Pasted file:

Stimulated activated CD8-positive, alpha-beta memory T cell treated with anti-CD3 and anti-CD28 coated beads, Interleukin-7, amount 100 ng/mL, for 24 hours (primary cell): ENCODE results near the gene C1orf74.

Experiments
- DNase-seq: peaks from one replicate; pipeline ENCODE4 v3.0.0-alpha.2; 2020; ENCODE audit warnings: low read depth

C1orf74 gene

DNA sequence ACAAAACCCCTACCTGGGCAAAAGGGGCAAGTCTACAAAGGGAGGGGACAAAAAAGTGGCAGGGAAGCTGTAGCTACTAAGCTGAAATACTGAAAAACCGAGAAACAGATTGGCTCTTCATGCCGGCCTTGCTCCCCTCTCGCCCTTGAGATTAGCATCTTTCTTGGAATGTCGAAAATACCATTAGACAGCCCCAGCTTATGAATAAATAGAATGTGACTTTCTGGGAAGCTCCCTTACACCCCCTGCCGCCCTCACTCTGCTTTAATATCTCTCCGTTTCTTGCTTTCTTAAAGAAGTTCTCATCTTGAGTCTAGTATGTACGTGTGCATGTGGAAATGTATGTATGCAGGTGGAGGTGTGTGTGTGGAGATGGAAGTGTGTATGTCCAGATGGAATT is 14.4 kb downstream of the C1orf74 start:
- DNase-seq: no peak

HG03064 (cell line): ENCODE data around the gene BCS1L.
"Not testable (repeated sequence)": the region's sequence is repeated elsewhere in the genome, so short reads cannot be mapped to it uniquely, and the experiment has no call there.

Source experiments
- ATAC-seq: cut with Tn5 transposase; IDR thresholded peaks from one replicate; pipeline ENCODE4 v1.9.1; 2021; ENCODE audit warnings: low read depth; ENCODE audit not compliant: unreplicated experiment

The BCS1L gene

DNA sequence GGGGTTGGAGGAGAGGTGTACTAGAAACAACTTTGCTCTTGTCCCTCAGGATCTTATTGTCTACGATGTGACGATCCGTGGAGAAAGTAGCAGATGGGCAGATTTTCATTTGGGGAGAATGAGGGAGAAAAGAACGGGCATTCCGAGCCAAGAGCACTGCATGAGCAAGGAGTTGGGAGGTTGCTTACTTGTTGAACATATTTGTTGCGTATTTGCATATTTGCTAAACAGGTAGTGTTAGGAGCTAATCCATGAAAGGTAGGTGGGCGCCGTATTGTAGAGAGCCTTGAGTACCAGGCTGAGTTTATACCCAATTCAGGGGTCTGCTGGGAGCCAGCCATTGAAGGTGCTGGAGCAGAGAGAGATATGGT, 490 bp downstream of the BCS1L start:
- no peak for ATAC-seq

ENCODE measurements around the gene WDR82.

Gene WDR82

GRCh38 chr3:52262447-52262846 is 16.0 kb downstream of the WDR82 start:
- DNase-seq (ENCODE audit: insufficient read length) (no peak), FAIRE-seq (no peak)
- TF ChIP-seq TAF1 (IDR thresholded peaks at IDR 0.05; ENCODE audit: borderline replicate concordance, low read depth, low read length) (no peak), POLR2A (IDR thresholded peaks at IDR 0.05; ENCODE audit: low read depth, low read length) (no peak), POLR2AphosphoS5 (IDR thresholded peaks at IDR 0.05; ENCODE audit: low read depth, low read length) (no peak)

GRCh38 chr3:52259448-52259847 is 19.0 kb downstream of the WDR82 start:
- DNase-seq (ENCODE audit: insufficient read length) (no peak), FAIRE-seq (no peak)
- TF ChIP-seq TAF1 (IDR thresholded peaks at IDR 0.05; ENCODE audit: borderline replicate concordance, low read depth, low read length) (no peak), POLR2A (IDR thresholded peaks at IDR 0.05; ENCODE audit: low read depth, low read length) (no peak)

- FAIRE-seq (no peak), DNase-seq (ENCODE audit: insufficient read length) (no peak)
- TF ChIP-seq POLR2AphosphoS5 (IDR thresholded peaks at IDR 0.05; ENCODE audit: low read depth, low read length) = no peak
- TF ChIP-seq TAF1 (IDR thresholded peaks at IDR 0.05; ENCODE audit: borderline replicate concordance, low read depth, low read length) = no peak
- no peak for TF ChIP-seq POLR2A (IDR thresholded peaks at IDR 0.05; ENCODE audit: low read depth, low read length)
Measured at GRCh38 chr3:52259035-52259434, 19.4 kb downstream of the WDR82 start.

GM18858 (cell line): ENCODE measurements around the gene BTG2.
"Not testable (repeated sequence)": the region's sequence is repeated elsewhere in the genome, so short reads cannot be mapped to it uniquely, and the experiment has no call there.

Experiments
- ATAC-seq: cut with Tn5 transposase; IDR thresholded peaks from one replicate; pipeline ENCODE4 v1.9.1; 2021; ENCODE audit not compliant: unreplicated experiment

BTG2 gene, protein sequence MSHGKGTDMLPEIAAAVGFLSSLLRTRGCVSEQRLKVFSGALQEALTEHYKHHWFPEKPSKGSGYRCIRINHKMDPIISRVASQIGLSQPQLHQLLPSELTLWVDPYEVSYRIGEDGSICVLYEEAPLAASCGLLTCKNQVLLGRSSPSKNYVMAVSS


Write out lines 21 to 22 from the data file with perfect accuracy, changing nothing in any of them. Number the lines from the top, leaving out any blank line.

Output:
- TF ChIP-seq TAF1 (IDR thresholded peaks at IDR 0.05; ENCODE audit: borderline replicate concordance, low read depth, low read length) (no peak), POLR2A (IDR thresholded peaks at IDR 0.05; ENCODE audit: low read depth, low read length) (no peak)

- FAIRE-seq (no peak), DNase-seq (ENCODE audit: insufficient read length) (no peak)